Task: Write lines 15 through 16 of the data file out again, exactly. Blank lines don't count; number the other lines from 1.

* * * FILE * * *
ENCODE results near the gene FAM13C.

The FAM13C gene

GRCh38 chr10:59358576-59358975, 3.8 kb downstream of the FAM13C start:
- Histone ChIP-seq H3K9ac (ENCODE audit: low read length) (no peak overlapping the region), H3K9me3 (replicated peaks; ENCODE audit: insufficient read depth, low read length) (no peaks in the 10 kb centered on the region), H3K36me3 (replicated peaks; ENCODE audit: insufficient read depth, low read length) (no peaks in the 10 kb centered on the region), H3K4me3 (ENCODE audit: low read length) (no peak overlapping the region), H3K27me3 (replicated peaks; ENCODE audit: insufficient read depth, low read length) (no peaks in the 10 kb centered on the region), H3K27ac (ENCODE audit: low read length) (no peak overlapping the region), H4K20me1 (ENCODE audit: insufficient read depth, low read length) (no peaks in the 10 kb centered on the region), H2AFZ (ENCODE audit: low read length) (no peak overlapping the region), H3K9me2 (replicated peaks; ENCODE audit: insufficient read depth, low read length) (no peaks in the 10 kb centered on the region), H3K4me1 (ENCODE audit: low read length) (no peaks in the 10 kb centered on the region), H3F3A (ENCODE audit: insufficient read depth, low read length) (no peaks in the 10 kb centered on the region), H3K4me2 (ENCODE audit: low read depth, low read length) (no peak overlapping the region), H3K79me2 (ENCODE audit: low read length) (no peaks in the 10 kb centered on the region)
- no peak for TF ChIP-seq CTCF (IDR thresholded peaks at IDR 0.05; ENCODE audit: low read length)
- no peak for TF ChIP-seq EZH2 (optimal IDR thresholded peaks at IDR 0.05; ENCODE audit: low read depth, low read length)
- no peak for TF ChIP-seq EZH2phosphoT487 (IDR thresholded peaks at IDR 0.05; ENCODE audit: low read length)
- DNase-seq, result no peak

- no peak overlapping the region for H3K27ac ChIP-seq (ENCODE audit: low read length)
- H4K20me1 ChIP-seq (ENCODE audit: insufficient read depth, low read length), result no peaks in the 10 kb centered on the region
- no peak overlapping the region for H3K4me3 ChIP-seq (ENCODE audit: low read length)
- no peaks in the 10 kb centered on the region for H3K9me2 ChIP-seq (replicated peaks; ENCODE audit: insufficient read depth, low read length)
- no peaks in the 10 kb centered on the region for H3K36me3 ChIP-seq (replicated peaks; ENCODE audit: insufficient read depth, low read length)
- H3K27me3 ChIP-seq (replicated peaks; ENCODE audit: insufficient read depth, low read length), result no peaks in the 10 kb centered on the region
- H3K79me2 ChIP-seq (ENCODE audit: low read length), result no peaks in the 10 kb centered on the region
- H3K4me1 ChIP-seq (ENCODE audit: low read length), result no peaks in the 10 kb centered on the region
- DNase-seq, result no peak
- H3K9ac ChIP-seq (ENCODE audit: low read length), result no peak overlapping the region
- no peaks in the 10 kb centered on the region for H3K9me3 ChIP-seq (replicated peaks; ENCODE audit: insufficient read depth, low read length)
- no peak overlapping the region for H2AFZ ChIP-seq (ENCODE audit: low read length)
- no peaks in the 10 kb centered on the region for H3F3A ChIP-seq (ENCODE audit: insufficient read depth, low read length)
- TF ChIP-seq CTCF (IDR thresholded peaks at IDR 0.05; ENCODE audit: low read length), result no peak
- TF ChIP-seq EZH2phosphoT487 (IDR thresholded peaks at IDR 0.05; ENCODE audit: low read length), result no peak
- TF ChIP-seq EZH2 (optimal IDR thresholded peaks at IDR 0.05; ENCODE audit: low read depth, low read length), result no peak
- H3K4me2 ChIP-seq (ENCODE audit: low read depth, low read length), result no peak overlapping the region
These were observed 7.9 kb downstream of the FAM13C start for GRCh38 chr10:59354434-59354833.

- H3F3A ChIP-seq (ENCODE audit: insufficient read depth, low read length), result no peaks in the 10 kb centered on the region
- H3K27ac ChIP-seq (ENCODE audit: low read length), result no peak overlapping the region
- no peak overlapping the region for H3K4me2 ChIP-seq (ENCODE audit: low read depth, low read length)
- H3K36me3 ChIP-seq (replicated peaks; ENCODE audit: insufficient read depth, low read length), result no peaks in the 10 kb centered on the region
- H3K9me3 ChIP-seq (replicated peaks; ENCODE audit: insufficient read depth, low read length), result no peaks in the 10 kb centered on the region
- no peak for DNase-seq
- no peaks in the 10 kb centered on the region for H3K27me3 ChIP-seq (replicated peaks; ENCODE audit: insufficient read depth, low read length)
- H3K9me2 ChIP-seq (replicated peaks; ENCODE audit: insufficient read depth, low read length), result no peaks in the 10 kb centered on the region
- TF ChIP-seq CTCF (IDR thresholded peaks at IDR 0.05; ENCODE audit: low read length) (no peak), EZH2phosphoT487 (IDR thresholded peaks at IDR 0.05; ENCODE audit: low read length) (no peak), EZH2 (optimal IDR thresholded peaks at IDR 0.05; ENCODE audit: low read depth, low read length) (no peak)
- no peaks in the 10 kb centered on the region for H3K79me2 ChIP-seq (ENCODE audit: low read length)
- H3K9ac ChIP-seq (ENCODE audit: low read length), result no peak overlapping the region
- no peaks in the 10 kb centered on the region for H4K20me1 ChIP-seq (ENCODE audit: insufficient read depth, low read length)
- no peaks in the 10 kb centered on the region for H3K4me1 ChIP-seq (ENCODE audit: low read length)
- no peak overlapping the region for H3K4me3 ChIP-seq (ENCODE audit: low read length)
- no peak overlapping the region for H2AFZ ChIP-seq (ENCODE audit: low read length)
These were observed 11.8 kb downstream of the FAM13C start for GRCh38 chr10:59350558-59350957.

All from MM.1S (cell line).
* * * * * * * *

- H3K79me2 ChIP-seq (ENCODE audit: low read length), result no peaks in the 10 kb centered on the region
- H3K4me1 ChIP-seq (ENCODE audit: low read length), result no peaks in the 10 kb centered on the region